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Laramie Movie Scope:
Shanghai Noon

The funniest western since "Blazing Saddles"

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by Robert Roten, Film Critic
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May 29, 2000 -- "Shanghai Noon" is a very funny western spoof, the funniest since "Blazing Saddles." Like that earlier film, it makes fun of all the Western conventions and there are numerous references to other films as well.

Jackie Chan (star of "Rush Hour") stars as Chon Wang (get it?) a lowly member of the Imperial Guard of China who sets off to find Princess Pei Pei (and if you think this film is above making fun of this name, forget about it) who is being held hostage in the wild West by the evil Lo Fong (played by Roger Yuan). Pei Pei is played by Lucy Alexis Liu, who appeared in "Payback".

There is a sub-plot about getting revenge against an outlaw who kills Chon Wang's uncle, but that is dropped as the movie goes on. The movie really gets rolling when Wang and a down-on-his-luck outlaw named Roy O'Bannon (marvelously played by Owen Wilson of "The Haunting") hook up to look for the princess. Chan and Wilson make a great comic team.

Even though O'Bannon is an outlaw, he seems to be in it to impress women more than anything else. In one scene, he stops to romance a woman during a train robbery, pointing out to her that his initials are on his gun handles. His ideas of romance, chivalry and justice are quite out of place in the Old West. He also seems to be a lot more educated than his contemporaries as he tries to explain horse and train attack vectors to his fellow outlaws. At one point, he looks at Wang, who has just come up with a hilarious idea for a jail escape, and says, "Two thousand years of civilization, and that's the best you can come up with?" Wang's notions of obedience and honor are also out of place. Both men get by with stubbornness and ingenuity. Their fish out of water act is part of what makes the story funny.

The story takes full advantage of the extreme clash of cultures by introducing American Indian culture into the mix as well. Model Brandon Merrill, playing a Sioux woman, Falling Leaves, becomes a companion to Wang and O'Bannon, conveniently appearing to get them out of scrapes, and always knowing more than she lets on. The racism of the Old West is brought up briefly. A bartender refuses to serve Wang because he thinks Wang is an Indian, and settlers mistake a group of Chinese guards for Jews. At one point Wang walks into a tavern dressed in Indian garb and war paint. He holds up a hand and says "how." Everyone in the place breaks out into laughter.

The number of references to other movies seems almost limitless, there are several spoofs of "Butch Cassidy and the Sundance Kid," including the final scene, "High Noon," "Pulp Fiction," "Jeremiah Johnson" and many others. A character's name, Sheriff Van Cleef (Xander Berkeley) is a reference to Lee Van Cleef, star of many westerns. There's a wonderful horse named Fido that drinks out of a bottle and does a great drunk act, just like the one in "Cat Ballou." Brandon Merrill, by the way, was supposedly raised on a ranch in Wyoming and participated in rodeos as a youth. I'd appreciate hearing from anyone who knows whether or not this is a fact. Jason Connery, who appears in the movie, is the son of star Sean Connery.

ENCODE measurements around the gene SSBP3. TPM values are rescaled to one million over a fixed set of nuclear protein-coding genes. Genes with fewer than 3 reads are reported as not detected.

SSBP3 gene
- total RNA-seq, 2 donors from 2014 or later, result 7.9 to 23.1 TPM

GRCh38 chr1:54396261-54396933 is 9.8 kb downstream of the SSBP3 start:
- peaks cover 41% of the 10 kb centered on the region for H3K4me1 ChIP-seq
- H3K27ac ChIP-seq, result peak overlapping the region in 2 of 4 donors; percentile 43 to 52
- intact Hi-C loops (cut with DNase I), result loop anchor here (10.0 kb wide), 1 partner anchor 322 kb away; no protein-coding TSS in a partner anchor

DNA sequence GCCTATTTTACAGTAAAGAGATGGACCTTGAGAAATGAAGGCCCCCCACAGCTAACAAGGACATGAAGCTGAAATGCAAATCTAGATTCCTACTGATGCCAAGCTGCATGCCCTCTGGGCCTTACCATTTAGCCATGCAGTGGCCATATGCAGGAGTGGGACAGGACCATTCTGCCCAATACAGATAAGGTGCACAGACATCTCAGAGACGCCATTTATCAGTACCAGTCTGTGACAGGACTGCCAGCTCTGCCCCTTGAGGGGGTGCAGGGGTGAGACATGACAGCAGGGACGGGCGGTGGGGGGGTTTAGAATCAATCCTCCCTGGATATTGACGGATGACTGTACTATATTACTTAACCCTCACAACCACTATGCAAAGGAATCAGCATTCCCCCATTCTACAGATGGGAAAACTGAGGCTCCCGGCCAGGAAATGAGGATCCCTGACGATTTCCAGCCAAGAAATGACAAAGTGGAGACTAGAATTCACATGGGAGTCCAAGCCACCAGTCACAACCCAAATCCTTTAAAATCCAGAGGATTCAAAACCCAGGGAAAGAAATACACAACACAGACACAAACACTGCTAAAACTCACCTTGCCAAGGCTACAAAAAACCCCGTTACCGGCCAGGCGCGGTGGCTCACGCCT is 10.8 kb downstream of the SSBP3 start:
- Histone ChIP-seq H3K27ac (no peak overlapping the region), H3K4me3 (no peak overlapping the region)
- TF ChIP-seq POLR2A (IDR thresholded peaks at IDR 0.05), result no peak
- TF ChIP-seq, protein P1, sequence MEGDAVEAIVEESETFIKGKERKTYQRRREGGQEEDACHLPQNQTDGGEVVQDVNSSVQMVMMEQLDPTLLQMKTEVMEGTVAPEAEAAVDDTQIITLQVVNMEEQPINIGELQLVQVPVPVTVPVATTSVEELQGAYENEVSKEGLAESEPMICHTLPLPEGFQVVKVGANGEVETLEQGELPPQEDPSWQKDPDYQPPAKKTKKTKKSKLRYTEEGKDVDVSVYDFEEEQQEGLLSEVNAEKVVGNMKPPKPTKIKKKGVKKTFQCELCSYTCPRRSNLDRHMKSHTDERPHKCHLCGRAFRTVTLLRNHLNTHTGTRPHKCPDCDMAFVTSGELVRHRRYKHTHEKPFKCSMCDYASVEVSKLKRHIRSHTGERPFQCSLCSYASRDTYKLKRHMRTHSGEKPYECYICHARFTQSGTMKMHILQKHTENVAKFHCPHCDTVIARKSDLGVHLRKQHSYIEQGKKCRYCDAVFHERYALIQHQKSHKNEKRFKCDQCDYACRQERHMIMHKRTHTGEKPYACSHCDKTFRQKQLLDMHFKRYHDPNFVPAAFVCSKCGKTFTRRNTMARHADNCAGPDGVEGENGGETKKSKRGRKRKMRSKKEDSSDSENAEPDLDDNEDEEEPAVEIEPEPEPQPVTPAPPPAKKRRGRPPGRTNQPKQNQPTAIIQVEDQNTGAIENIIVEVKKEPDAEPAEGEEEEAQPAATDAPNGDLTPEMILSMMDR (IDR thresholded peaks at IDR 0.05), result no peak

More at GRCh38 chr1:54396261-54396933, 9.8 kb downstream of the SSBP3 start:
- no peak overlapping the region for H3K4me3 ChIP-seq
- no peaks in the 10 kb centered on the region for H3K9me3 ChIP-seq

I'd probably be remiss if I did not mention Jackie Chan's incredible stunt work in this film. Chan, one of the top film stars in the world, has always been famous for doing his own stunts. He's also famous for his physical comedy. The standard barroom brawl takes on a whole new dimension when Jackie Chan is in the mix. He is as funny as he is electrifying with his acrobatic fight scenes. Reportedly, the initial concept for this film was Jackie's, and he's always been fascinated with the Old West. This film rates a B.

Click here for links to places to buy this movie in video and/or DVD format, the soundtrack, books, even used videos, games and lots of other stuff. I suggest you shop at least two of these places before buying anything. Prices seem to vary continuously. For more information on this film, click on this link to The Internet Movie Database. Type in the name of the movie in the search box and press enter. You will be able to find background information on the film, the actors, and links to much more information.

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Copyright © 2000 Robert Roten. All rights reserved.
Reproduced with the permission of the copyright holder.
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Robert Roten can be reached via e-mail at my last name at lariat dot org. [Mailer button: image of letter and envelope]

(If you e-mail me with a question about this or any other movie or review, please mention the name of the movie you are asking the question about, otherwise I may have no way of knowing which film you are referring to)